I create another column named Eligibility, showing the eligibility criteria. Then, I type the following formula and hit Enter:
=IF(AND(VLOOKUP(B2, $B$2:$D$11, 2, FALSE) >= 500, VLOOKUP(B2, $B$2:$D$11, 3, FALSE) = "Gold"), "Eligible", "Not Eligible")
Check the eligibility criteria of customers by combining multiple criteria. Source: Image by Author.
Here’s how this formula works:

VLOOKUP(B2, $B$2:$D$11, 2, FALSE) >= 500
checks if the customer's total purchases are at least$500
. 
VLOOKUP(B2, $B$2:$D$11, 3, FALSE) = "Gold")
checks if John's membership status wasGold
. AND
combined the conditions to ensure both are true.
IF()
returnedEligible
when both conditions were true. Otherwise, it returnedNot Eligible
.
Using VLOOKUP() with IF() for calculations
You can use VLOOKUP()
to find a value and then apply an IF()
statement to perform calculations based on that value.
Here I prepare a sheet with products and their prices. Then, I want to apply a 10% discount to products above $100.
A table containing a list of products with their prices. Source: Image by Author.
So, I create another column named DISCOUNT and I write the following formula in that column to display the discount.
=IF(VLOOKUP(A2, $A$2:$B$10, 2, FALSE) > 100, VLOOKUP(A2, $A$2:$B$10, 2, FALSE) * 0.9, VLOOKUP(A2, $A$2:$B$10, 2, FALSE))
Now, here’s how this formula works:

VLOOKUP(A2, $A$2:$B$10, 2, FALSE)
retrieved the price of the product which is 56. 
=IF(VLOOKUP(A2, $A$2:$B$10, 2, FALSE) > 100, ..., ...)
checked if the price of the product was greater than 100. 
Since the condition is true,
VLOOKUP(A2, $A$2:$B$10, 2, FALSE) * 0.9
applied a 10% discount. 
(VLOOKUP(A2, $A$2:$B$10, 2, FALSE))
printed the actual prices of the product where the discount condition wasn’t true.
That’s how I got the final result of the formula for the product, which was 135
. To get the desired results for all products, you can drag down the formula and copy it to the last filled cell.
Using VLOOKUP() with IF to calculate the discounts on products whose prices are greater than 100. Source: Image by Author.
Handling large data sets
You can also combine VLOOKUP()
with the IF()
function to streamline data retrieval and error handling when working with huge datasets.
Here's our final example: I have a sheet with employee information, and I want to retrieve an employee's department and handle cases where the employee ID does not exist.
A table containing a list of employees with their IDs and Departments. Source: Image by Author.
So, I select a cell and typed the following formula:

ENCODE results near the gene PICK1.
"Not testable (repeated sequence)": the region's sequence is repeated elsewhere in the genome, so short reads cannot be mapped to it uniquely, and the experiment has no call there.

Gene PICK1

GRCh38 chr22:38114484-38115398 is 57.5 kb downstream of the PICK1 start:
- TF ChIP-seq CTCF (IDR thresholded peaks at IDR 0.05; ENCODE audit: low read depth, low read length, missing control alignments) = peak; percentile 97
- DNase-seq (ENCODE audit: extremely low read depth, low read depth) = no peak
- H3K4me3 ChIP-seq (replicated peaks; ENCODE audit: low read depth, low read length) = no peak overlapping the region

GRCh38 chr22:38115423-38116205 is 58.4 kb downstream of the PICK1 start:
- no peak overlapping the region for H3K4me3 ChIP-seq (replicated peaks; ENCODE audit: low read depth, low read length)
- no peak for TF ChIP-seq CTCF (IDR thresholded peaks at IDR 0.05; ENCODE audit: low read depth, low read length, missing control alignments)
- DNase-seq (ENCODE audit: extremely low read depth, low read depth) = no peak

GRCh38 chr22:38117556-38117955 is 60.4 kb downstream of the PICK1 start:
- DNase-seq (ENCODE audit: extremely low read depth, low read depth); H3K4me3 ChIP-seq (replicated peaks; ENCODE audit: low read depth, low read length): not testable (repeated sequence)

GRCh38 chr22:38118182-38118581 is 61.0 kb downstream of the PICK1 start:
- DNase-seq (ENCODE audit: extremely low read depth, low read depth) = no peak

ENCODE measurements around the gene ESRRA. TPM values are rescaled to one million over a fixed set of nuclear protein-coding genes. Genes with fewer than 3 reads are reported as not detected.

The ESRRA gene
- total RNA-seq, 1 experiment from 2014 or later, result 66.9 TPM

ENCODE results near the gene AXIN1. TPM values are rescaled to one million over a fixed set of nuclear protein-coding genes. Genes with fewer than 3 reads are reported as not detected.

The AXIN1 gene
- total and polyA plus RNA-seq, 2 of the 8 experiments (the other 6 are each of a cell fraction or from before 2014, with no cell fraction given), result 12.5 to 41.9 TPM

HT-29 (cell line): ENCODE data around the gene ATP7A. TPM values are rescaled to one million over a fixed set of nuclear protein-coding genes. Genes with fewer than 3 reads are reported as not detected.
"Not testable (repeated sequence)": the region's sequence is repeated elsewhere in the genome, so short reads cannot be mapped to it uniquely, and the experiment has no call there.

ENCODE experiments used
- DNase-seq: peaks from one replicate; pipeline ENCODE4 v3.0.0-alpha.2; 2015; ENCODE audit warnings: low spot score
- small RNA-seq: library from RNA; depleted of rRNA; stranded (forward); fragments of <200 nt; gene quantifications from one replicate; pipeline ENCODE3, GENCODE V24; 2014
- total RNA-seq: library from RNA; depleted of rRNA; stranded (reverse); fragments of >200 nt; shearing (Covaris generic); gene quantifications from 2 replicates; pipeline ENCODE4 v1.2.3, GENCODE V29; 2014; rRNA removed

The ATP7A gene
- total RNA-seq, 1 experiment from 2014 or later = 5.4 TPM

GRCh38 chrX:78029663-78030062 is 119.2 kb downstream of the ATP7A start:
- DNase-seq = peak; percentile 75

=IFERROR(VLOOKUP(E3, $A$2:$C$18, 3, FALSE), "Not Found")
After hitting Enter, I drag the formula to copy it to other cells, too.
Retrieving the employee's department through ID and handling errors if the employee is not found. Source: Image by Author.
And you can see the results above. Here’s how this formula works:

The
VLOOKUP(E3, $A$2:$C$18, 3, FALSE)
retrieves the employee's department. 
IFERROR
handles the errors. Instead of showing an error message (#N/A
), it will display a friendly and customized message.
Simply put, you don’t have to dig into sheets anymore. Because when you combine VLOOKUP()
and IF()
statements, you can tackle even the largest data sets easily in Excel.
Final Thoughts
By combining VLOOKUP()
with IF()
statements, you can create more accurate and errorresistant spreadsheets. Make sure to experiment with the examples I shared to see how these techniques can simplify data management tasks and enhance your Excel skills.
If you want to improve your skills, check out our Introduction to Excel course and then upgrade to Excel Fundamentals skill track to master the basics. Once comfortable with these functions, advance your analytical abilities with our Data Analysis in Excel course. But if you’re more on the finance side, check out our Financial Modeling in Excel course to integrate financial insights.
In addition to this, our Data Preparation in Excel course will help you streamline your data cleaning process, and the Data Visualization in Excel course will help you present your data in a compelling way.
I'm a content strategist who loves simplifying complex topics. I’ve helped companies like Splunk, Hackernoon, and Tiiny Host create engaging and informative content for their audiences.
Frequently Asked Questions
Can VLOOKUP() handle multiple criteria?
VLOOKUP()
alone cannot handle multiple criteria, but you can use it within an IF()
statement or combine it with other functions like AND
to achieve this.
What is the difference between TRUE and FALSE in the VLOOKUP() function?
TRUE
(or omitted) means an approximate match, while FALSE
specifies an exact match for the lookup value.
What is the role of the AND function in combining VLOOKUP() with IF()?
AND
function checks multiple conditions within an IF()
statement to allow for more complex criteria in VLOOKUP()
operations.